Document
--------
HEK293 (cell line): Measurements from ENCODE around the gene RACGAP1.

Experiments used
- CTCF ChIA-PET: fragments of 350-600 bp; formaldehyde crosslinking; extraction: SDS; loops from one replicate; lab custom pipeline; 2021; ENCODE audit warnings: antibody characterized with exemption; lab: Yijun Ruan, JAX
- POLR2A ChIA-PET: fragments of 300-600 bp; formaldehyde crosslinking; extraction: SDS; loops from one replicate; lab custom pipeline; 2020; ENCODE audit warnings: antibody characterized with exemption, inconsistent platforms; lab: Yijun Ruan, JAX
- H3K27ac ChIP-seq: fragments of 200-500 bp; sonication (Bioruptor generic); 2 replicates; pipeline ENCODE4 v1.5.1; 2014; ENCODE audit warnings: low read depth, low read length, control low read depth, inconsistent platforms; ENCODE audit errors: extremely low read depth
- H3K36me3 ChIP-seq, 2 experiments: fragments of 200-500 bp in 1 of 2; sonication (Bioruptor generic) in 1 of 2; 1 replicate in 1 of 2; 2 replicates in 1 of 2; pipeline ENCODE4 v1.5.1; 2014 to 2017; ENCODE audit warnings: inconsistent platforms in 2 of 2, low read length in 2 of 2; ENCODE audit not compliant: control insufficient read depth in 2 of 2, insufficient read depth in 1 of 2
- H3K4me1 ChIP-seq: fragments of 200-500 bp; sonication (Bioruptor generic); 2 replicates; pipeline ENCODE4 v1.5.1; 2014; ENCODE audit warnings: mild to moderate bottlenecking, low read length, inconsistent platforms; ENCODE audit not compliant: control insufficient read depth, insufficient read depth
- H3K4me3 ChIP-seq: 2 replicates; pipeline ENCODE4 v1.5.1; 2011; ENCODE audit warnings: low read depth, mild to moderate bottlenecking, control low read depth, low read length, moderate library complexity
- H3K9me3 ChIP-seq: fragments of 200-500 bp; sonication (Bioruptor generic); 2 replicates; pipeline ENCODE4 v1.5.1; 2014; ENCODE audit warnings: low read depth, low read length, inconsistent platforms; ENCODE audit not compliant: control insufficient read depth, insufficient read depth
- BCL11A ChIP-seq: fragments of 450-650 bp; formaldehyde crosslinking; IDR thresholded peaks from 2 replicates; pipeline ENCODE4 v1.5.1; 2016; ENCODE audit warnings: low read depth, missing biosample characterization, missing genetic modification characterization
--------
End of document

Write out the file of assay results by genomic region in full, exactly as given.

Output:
HEK293 (cell line): Measurements from ENCODE around the gene RACGAP1.

Experiments used
- CTCF ChIA-PET: fragments of 350-600 bp; formaldehyde crosslinking; extraction: SDS; loops from one replicate; lab custom pipeline; 2021; ENCODE audit warnings: antibody characterized with exemption; lab: Yijun Ruan, JAX
- POLR2A ChIA-PET: fragments of 300-600 bp; formaldehyde crosslinking; extraction: SDS; loops from one replicate; lab custom pipeline; 2020; ENCODE audit warnings: antibody characterized with exemption, inconsistent platforms; lab: Yijun Ruan, JAX
- H3K27ac ChIP-seq: fragments of 200-500 bp; sonication (Bioruptor generic); 2 replicates; pipeline ENCODE4 v1.5.1; 2014; ENCODE audit warnings: low read depth, low read length, control low read depth, inconsistent platforms; ENCODE audit errors: extremely low read depth
- H3K36me3 ChIP-seq, 2 experiments: fragments of 200-500 bp in 1 of 2; sonication (Bioruptor generic) in 1 of 2; 1 replicate in 1 of 2; 2 replicates in 1 of 2; pipeline ENCODE4 v1.5.1; 2014 to 2017; ENCODE audit warnings: inconsistent platforms in 2 of 2, low read length in 2 of 2; ENCODE audit not compliant: control insufficient read depth in 2 of 2, insufficient read depth in 1 of 2
- H3K4me1 ChIP-seq: fragments of 200-500 bp; sonication (Bioruptor generic); 2 replicates; pipeline ENCODE4 v1.5.1; 2014; ENCODE audit warnings: mild to moderate bottlenecking, low read length, inconsistent platforms; ENCODE audit not compliant: control insufficient read depth, insufficient read depth
- H3K4me3 ChIP-seq: 2 replicates; pipeline ENCODE4 v1.5.1; 2011; ENCODE audit warnings: low read depth, mild to moderate bottlenecking, control low read depth, low read length, moderate library complexity
- H3K9me3 ChIP-seq: fragments of 200-500 bp; sonication (Bioruptor generic); 2 replicates; pipeline ENCODE4 v1.5.1; 2014; ENCODE audit warnings: low read depth, low read length, inconsistent platforms; ENCODE audit not compliant: control insufficient read depth, insufficient read depth
- BCL11A ChIP-seq: fragments of 450-650 bp; formaldehyde crosslinking; IDR thresholded peaks from 2 replicates; pipeline ENCODE4 v1.5.1; 2016; ENCODE audit warnings: low read depth, missing biosample characterization, missing genetic modification characterization